The aim of the present study was to determine the brain areas associated with fibromyalgia, and whether pretreatment regional cerebral blood flow (rCBF) can predict response to gabapentin treatment.
A total of 29 women with fibromyalgia and 10 healthy women (without pain) matched for age were finally enrolled in the study. Technetium-99m ethyl cysteinate dimer single photon emission computed tomography (99mTc-ECD SPECT) was performed in the fibromyalgia patients and controls. A voxel-by-voxel group analysis was performed using Statistic Parametric Mapping 5 (SPM5). After treatment with gabapentin, 16 patients were considered 'responders', with decrease in pain of greater than 50% as evaluated by visual analogue scale (VAS). The remaining 13 patients were considered 'poor responders'.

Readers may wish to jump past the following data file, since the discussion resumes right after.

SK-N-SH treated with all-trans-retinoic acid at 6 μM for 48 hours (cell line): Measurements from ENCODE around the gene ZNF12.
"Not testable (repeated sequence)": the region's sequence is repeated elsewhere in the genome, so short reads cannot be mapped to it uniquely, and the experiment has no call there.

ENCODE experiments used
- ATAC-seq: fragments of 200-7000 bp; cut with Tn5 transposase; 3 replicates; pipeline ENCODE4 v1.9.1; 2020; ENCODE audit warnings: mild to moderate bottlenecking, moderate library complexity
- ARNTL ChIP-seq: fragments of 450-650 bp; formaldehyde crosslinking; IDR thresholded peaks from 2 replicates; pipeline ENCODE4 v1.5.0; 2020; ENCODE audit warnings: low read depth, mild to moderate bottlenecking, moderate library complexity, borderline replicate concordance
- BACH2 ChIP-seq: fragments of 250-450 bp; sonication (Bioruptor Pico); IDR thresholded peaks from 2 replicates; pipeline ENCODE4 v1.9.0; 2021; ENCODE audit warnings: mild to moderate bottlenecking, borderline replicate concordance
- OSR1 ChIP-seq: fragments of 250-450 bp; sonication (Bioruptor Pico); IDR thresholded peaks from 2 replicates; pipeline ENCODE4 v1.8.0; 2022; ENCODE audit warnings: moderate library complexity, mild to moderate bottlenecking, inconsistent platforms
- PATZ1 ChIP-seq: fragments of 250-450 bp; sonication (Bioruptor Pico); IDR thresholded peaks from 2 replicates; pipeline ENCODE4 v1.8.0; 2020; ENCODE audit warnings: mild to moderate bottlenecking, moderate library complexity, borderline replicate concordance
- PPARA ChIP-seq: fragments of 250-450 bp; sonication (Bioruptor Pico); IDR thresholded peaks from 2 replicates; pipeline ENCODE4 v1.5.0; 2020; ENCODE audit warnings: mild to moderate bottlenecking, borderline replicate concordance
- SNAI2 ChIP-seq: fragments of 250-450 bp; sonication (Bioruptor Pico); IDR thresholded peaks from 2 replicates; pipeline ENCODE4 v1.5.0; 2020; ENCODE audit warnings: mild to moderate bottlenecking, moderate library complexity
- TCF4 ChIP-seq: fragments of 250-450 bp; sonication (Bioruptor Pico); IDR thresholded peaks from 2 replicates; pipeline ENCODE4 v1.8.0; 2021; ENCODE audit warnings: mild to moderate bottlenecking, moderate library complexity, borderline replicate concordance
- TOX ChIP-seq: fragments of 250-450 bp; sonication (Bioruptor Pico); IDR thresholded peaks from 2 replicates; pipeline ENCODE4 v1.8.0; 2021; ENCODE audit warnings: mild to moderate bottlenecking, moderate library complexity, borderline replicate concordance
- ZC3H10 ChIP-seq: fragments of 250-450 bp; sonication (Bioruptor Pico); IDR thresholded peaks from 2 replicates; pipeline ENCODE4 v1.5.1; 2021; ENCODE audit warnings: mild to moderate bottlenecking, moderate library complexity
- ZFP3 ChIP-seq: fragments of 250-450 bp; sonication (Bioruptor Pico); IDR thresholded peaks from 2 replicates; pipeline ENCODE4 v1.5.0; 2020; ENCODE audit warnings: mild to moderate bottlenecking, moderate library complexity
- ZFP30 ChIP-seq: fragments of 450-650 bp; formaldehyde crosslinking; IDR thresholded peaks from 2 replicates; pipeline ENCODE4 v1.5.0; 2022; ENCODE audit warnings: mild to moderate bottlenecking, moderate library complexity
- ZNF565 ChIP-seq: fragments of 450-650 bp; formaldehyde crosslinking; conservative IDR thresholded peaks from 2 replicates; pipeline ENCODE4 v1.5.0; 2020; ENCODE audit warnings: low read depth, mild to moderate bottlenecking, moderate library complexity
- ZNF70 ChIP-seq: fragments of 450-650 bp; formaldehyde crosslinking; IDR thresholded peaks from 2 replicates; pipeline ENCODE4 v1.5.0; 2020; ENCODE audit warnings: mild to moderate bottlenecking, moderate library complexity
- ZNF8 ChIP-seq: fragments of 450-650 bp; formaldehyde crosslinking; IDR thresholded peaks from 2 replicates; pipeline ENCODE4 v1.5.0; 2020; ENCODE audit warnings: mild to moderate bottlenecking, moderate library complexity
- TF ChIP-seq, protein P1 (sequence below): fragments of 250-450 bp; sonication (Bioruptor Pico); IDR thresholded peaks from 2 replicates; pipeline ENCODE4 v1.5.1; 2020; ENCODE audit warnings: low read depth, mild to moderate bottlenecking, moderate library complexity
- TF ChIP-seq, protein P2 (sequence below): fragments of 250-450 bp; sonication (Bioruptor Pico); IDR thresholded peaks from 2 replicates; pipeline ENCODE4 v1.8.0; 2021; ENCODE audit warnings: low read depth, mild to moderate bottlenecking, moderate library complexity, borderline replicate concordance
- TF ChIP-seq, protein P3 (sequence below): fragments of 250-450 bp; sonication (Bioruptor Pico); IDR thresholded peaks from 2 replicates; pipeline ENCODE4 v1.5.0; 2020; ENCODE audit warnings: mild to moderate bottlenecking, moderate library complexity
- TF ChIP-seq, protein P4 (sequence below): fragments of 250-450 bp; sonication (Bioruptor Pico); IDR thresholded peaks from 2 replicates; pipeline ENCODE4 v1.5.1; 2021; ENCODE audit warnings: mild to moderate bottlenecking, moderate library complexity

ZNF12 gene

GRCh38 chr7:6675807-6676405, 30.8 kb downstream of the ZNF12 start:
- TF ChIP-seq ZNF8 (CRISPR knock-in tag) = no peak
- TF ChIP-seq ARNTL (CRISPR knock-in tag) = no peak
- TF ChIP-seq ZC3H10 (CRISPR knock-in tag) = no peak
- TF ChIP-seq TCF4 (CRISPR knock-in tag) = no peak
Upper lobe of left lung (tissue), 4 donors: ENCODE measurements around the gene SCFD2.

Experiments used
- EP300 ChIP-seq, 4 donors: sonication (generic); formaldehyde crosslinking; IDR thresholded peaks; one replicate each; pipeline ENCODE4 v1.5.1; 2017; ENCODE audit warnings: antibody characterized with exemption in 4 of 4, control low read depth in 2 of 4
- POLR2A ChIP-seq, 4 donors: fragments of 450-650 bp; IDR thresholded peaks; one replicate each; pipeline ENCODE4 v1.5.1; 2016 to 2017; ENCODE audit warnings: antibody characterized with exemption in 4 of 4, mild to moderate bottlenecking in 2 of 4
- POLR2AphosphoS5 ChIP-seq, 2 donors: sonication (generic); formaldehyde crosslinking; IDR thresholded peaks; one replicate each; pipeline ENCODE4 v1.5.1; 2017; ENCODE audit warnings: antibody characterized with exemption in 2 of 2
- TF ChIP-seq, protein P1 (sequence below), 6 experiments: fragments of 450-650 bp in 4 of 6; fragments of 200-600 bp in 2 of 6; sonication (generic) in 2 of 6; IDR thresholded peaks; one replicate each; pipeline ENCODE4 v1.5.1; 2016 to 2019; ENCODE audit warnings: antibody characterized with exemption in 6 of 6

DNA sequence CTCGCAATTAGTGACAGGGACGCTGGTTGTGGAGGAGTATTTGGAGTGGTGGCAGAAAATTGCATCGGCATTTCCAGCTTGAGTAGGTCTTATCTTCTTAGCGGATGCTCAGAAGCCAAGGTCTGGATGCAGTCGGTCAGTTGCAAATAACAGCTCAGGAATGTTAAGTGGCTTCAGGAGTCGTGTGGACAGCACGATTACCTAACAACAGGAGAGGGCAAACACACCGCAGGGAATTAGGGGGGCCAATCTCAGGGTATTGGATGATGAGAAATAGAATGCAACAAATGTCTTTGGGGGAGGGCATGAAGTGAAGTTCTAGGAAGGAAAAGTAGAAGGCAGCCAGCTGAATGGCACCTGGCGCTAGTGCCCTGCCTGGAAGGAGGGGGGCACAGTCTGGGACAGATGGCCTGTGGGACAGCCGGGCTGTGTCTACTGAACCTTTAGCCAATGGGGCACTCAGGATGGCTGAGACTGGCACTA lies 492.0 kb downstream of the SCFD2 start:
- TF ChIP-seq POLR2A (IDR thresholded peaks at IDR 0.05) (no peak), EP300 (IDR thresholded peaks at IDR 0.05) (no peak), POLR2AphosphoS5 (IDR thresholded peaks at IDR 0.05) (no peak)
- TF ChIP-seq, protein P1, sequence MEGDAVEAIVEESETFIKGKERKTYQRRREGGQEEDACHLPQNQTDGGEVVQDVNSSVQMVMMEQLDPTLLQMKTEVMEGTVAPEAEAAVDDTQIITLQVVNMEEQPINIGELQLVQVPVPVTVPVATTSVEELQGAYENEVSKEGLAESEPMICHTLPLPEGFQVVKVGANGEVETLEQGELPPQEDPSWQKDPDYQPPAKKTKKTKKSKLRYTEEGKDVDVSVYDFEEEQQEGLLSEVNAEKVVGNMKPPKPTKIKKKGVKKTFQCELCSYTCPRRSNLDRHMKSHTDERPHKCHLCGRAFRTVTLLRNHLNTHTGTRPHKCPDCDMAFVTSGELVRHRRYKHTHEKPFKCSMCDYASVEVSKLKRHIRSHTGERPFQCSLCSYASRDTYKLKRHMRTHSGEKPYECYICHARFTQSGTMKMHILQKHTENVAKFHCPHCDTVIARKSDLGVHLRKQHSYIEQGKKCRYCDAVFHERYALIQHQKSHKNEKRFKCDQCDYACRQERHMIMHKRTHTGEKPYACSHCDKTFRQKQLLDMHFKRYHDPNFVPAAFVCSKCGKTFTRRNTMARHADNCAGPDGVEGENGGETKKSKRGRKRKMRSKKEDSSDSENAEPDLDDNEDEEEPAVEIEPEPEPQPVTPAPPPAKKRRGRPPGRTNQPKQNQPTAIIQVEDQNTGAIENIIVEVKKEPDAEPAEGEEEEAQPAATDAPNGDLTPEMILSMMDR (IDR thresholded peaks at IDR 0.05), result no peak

We observed rCBF abnormalities, compared to control subjects, in fibromyalgia including hypoperfusion in the left culmen and hyperperfusion in the right precentral gyrus, right posterior cingulate, right superior occipital gyrus, right cuneus, left inferior parietal lobule, right middle temporal gyrus, left postcentral gyrus, and left superior parietal lobule. Compared to responders, poor responders exhibited hyperperfusion in the right middle temporal gyrus, left middle frontal gyrus, left superior frontal gyrus, right postcentral gyrus, right precuneus, right cingulate, left middle occipital gyrus, and left declive. The right middle temporal gyrus, left superior frontal gyrus, right precuneus, left middle occipital gyrus, and left declive exhibited high positive likelihood ratios.
The present study revealed brain regions with significant hyperperfusion associated with the default-mode network, in addition to abnormalities in the sensory dimension of pain processing and affective-attentional areas in fibromyalgia patients. Furthermore, hyperperfusion in these areas was strongly predictive of poor response to gabapentin.